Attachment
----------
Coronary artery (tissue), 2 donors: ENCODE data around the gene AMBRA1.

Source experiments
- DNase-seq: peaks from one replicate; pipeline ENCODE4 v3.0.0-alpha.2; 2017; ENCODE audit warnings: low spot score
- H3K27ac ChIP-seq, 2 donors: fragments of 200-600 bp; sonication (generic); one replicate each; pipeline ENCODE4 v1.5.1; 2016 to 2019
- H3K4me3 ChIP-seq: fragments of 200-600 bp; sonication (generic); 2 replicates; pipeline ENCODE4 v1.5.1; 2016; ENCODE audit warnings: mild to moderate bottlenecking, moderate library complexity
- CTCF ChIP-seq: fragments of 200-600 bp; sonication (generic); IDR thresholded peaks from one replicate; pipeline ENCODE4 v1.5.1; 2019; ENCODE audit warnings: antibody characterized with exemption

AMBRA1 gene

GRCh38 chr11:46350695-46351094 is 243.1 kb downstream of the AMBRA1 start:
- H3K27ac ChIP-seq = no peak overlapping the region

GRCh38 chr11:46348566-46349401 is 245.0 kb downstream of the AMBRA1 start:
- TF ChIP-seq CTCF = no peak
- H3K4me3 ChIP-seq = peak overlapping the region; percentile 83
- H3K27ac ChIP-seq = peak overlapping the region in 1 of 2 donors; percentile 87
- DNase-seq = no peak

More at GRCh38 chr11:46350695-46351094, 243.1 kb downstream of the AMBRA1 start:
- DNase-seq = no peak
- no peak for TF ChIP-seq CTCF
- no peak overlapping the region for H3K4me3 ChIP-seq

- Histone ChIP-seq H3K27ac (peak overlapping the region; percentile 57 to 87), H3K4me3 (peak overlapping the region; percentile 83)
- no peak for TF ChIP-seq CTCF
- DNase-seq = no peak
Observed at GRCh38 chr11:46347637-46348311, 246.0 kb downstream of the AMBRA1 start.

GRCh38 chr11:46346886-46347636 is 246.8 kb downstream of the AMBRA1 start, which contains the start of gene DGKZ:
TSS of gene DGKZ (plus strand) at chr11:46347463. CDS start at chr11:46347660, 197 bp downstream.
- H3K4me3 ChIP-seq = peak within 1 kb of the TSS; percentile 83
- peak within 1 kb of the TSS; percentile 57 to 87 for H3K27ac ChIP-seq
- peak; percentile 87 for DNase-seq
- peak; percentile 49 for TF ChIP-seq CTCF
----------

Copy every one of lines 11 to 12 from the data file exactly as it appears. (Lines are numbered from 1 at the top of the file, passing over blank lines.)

- TF ChIP-seq CTCF = no peak
- H3K4me3 ChIP-seq = peak overlapping the region; percentile 83